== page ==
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Racist caricatures began appearing in the US as slavery was coming to an end. They have persisted into the 21st century. Jason Szenes/EPA

The Herald Sun’s Serena Williams cartoon draws on a long and damaging history of racist caricature

In the aftermath of the dramatic US Open women’s final between Serena Williams and Naomi Osaka, Herald Sun cartoonist Mark Knight sketched a cartoon of Williams that has drawn opprobrium worldwide.

Critics such as writer J.K. Rowling and basketball player Ben Simmons have denounced it as racist and sexist. However, the Herald Sun’s editor defended Knight, saying the cartoon had “nothing to do with gender or race”.

But whether Knight and his editor realise it or not, the cartoon draws on at least 200 years of racist and sexist caricaturing of African and African-descended women.

Early cartoon caricatures

In the United States, the tradition of racist caricature began as slavery came to end. This was not a coincidence.

The first place to outlaw slavery in the newly formed United States was Vermont in 1777. Over the next 50 years, northern states abolished slavery at different rates. Then, in 1861, the nation went to war over slavery, and with the Union’s victory four years later, this dark period of the nation’s history officially came to a close.

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But wealthy whites’ desire for cheap labour did not end. In order to maintain a permanent underclass of workers, new and pernicious forms of racial classifications emerged. These were designed to keep black people “in their place,” or prevent them from becoming “uppity.”

The 19th century also saw the solidifying of now-discredited forms of science that pegged races to a so-called ladder of civilisation. White people, in this logic, had ascended to the top of the ladder. In the United States, African-descended people were at the bottom. (In Australia, white people pegged Aboriginal people to the bottom rung.)

Alongside such ideas came new ways to represent - or misrepresent - groups of people in imagery. Racist and sexist caricaturing became a staple of newspapers and pamphlets, which were circulating ever more cheaply by the decade. This was “racism’s visual vocabulary”, to use a phrase coined by American professor Martha S. Jones.

American cartoonists exaggerated the features, clothes, speech and deportment of black people. The effect, as in Edward Clay’s famed “Life in Philadelphia” series, was to suggest that African Americans would never fit into city life as free people. Such stereotypes helped undermine free black people’s claim to citizenship and to rights as fundamental as the vote.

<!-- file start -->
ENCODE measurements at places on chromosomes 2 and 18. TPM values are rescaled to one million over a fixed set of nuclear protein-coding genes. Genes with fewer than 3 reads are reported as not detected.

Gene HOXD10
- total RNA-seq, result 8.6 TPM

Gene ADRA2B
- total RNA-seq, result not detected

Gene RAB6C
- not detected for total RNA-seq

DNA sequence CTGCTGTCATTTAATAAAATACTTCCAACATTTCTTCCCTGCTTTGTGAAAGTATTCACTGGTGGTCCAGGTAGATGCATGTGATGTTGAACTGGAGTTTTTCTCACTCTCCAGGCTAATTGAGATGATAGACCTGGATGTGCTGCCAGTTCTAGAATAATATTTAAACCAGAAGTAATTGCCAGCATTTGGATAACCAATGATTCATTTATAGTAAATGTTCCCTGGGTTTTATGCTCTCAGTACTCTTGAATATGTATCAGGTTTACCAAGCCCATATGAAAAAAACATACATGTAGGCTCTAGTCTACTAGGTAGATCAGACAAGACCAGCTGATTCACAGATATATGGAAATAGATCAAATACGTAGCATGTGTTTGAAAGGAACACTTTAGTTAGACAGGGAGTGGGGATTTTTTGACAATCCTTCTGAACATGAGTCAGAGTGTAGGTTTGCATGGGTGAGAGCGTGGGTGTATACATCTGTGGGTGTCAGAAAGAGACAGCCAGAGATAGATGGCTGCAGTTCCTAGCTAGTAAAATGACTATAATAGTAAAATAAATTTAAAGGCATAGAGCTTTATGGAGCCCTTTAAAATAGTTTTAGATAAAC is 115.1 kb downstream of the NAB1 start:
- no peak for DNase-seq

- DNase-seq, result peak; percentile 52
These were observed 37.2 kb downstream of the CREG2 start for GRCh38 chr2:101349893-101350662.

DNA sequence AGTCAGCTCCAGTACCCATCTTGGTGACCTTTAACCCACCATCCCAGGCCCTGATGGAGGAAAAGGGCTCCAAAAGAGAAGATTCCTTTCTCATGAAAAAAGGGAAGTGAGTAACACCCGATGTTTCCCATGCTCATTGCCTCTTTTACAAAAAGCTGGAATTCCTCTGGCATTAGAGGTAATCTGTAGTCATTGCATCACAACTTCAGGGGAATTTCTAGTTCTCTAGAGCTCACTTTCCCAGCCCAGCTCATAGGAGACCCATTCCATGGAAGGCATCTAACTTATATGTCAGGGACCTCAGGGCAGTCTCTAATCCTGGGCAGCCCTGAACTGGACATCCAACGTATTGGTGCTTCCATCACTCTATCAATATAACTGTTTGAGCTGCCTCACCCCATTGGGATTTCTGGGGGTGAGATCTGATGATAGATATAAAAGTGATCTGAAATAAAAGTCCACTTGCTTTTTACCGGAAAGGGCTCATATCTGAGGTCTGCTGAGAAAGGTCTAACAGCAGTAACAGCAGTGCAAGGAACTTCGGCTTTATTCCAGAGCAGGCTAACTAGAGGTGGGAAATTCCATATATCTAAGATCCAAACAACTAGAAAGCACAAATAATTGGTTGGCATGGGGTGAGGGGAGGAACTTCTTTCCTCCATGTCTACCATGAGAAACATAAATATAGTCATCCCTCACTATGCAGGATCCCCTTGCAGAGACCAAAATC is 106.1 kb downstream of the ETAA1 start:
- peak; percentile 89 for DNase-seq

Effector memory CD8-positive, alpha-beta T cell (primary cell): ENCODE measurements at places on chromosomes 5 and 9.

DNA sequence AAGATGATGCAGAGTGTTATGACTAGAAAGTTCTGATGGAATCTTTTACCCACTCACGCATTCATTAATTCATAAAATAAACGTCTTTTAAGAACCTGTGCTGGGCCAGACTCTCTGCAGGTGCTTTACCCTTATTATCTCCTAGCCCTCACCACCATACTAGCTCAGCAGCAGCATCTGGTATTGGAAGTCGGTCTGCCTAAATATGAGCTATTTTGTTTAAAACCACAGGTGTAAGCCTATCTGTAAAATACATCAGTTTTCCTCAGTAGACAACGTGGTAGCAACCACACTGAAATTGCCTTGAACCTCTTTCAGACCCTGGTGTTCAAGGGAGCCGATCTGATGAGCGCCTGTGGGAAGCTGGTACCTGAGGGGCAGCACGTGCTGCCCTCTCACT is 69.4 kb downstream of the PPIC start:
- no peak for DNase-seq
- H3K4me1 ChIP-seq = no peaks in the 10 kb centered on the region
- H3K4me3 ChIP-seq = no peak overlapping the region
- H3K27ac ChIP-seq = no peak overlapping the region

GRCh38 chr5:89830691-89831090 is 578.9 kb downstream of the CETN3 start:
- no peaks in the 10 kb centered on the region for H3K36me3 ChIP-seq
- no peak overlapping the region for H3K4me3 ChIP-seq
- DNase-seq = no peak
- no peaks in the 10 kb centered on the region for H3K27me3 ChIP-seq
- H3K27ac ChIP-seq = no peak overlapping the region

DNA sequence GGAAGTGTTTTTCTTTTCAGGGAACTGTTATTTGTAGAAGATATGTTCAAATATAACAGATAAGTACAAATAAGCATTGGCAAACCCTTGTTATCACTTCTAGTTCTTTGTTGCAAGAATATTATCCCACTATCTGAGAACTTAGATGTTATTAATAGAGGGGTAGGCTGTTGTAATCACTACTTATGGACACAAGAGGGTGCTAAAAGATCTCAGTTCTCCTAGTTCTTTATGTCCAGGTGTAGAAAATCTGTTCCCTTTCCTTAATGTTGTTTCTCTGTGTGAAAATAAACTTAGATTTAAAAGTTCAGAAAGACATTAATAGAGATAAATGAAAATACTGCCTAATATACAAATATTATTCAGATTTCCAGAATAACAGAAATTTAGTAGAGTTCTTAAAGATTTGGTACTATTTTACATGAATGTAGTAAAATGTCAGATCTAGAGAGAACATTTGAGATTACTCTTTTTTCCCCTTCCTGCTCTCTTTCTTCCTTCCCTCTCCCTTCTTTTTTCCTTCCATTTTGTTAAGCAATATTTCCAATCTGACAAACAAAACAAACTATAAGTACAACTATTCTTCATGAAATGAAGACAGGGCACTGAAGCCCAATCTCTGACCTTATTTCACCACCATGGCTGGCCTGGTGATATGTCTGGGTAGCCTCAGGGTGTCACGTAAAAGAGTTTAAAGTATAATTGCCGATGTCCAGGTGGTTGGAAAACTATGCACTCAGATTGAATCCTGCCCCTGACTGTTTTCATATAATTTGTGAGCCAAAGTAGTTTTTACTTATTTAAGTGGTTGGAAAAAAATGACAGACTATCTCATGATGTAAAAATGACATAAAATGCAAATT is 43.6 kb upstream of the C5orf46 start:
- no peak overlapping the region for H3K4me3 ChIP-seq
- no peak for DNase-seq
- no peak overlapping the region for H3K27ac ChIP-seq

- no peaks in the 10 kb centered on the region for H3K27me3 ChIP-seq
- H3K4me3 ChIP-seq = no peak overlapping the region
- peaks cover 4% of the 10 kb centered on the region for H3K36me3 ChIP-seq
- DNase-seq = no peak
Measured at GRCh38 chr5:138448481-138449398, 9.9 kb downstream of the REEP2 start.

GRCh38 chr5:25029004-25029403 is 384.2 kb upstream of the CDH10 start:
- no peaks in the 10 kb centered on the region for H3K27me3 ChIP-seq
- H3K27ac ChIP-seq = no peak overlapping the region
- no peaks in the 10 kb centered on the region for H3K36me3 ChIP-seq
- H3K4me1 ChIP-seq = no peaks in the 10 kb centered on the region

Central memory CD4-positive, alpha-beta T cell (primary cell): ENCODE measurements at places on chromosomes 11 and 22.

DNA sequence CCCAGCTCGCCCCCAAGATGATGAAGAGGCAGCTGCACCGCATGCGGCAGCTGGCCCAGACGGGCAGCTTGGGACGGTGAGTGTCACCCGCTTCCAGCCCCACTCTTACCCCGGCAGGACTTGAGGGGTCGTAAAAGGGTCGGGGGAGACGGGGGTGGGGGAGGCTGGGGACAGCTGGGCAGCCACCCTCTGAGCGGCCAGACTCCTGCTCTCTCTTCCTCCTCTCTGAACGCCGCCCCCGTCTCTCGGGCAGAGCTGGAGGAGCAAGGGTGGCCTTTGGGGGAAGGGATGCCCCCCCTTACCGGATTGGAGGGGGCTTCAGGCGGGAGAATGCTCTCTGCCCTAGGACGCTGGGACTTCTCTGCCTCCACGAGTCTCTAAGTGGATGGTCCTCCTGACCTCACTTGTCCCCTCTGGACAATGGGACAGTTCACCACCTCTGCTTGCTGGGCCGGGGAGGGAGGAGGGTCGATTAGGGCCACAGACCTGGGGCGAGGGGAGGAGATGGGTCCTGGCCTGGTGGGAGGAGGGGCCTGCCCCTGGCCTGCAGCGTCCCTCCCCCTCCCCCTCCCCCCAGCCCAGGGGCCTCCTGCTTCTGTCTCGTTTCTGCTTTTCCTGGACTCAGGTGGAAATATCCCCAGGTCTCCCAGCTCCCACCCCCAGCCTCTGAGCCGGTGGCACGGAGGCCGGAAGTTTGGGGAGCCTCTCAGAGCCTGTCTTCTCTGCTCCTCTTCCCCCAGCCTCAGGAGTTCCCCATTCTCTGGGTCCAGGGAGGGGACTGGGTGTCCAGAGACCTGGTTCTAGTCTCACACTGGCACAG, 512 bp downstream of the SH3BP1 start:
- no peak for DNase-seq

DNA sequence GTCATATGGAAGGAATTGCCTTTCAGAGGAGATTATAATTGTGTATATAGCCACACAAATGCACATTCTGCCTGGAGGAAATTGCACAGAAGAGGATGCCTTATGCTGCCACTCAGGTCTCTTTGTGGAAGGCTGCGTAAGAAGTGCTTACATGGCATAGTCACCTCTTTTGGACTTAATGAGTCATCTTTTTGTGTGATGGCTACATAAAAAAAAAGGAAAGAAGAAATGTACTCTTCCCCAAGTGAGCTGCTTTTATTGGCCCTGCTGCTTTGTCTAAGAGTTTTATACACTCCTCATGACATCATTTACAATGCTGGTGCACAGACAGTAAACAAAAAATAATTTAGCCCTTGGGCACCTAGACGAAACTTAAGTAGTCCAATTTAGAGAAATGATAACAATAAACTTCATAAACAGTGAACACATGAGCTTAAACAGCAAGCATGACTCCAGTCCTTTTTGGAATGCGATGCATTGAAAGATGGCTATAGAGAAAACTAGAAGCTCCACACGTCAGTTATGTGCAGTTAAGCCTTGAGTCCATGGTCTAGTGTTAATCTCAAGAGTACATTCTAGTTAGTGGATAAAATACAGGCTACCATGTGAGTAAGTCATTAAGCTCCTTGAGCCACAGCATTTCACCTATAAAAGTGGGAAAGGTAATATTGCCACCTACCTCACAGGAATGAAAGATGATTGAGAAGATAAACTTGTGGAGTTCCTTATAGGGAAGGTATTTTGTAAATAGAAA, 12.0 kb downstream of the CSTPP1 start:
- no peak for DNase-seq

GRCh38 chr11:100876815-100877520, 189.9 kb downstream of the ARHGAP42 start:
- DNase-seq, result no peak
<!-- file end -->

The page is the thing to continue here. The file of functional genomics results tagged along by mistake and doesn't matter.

Life in Philadelphia etching. US Library of Congress

Stereotypes of black people took several forms. Zip Coon was a dandy who imperfectly mimicked modern city ways and never earned an honest dollar; the “mammy” existed only to take care of white people; harmless “uncles” or “sambos” were not very bright and good only for menial labour.

Cartoons often infantilised black people into odd-looking, overgrown “picaninnies”, similar to Knight’s depiction of Williams in his cartoon.

Aunt Jemima advertisement from 1909. US Library of Congress, CC BY

Damaging stereotypes of hyper-sexed black characters emerged too, including the “buck” and “Jezebel.” These served as yet another way to control black lives and labour.

Minstrels and film

Caricatures also extended beyond cartoons to what was fast becoming the most popular form of entertainment in the 19th century United States: blackface minstrelsy. Audiences across the country, and eventually all over the world (including Australia) revelled in this new comic form. Sharing a laugh by making fun of black people became one way that white Americans united with large new groups of immigrants.

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The idea that African-descended people were somehow less human or less advanced also enabled white people of different classes to feel united and superior to black people. This feeling of superiority is what black intellectual and activist W. E. B. Du Bois called “a psychological wage”. It helped wealthy white people suppress alliances between poor white people and black people who had been enslaved, or their descendants.

Racist caricaturing was so useful to those in power that by the end of the 19th century it was everywhere. Consumer goods, an ever-expanding market, were sold with images of caring Aunt Jemima and benign Uncle Ben (the latter is still on grocery shelves in Australia today, albeit with an updated image).

Such caricaturing continued to demean African Americans into the 20th century. Some of the very first short films and feature films in the United States centred on black characters who were stereotyped as lazy, thieving and/or stupid. The Jazz Singer, the first “talkie” released in 1927, featured Al Jolson in blackface singing a song called “Mammy”.

Right into my childhood in regional Australia, racial caricatures could be seen on TV’s Bugs Bunny, while more recent examples include Eddie Murphy’s donkey in Shrek (2001) and the Lion King’s hyenas (1994).

The purpose of racist caricature of African Americans is no longer to maintain a cheap workforce. It is also vital to note the ways African Americans have resisted, negotiated and minimised harm wherever possible. But such images do continue to perpetuate racist myths about black people’s natures and capabilities, with other deleterious effects. They have had a long, damaging history, and it’s time that 21st century media outlets such as the Herald Sun let them go.

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